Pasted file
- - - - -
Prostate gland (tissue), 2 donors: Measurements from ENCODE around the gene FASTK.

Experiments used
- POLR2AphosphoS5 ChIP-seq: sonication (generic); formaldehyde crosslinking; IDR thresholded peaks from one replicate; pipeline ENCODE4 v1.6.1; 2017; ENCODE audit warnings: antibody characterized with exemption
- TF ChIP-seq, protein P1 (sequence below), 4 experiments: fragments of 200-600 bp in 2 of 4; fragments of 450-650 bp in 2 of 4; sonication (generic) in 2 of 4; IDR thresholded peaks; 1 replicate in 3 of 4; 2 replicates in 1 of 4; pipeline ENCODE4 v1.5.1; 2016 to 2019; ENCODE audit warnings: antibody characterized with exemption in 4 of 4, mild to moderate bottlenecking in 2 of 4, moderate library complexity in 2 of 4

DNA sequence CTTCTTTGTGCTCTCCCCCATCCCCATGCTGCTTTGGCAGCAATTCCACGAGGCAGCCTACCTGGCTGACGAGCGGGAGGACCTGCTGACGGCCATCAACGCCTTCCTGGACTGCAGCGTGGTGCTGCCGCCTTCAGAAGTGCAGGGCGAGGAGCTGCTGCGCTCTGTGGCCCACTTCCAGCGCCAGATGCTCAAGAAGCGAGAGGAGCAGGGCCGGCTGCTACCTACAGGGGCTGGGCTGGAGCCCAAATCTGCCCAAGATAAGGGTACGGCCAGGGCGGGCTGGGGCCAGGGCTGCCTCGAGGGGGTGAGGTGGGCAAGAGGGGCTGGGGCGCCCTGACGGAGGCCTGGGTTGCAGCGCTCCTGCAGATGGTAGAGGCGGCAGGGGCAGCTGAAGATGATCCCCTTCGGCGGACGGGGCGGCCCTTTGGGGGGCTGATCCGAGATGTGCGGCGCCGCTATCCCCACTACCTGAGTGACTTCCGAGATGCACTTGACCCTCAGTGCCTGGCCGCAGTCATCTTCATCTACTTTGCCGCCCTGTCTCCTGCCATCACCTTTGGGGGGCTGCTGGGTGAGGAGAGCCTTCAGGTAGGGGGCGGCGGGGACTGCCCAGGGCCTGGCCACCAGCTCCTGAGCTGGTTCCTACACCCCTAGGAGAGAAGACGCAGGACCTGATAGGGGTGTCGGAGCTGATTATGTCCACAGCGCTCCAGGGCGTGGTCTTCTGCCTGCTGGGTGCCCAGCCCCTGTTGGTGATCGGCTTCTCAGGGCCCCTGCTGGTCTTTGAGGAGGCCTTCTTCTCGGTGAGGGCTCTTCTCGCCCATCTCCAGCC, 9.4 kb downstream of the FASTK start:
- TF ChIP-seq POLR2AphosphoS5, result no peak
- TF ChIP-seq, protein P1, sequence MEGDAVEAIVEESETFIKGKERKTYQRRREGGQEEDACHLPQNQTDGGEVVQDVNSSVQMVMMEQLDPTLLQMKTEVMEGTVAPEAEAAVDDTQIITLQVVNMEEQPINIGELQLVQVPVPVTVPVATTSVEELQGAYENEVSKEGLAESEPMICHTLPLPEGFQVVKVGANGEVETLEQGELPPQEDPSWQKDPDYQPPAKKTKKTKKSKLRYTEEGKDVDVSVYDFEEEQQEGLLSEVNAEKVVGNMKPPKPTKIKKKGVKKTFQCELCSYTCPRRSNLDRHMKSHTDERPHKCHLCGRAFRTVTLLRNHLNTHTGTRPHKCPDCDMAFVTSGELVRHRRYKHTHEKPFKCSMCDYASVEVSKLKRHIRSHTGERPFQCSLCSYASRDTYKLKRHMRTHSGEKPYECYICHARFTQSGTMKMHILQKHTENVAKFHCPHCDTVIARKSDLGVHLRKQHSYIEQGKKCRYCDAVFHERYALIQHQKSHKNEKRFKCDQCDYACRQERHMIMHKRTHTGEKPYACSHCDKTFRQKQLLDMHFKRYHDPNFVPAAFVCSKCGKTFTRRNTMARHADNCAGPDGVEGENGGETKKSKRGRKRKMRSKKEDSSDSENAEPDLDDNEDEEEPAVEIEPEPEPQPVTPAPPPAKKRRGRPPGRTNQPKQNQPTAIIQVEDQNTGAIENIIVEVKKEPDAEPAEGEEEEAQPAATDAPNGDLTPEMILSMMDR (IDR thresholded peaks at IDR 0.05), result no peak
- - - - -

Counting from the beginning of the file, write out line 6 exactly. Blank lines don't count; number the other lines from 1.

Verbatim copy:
- TF ChIP-seq POLR2AphosphoS5, result no peak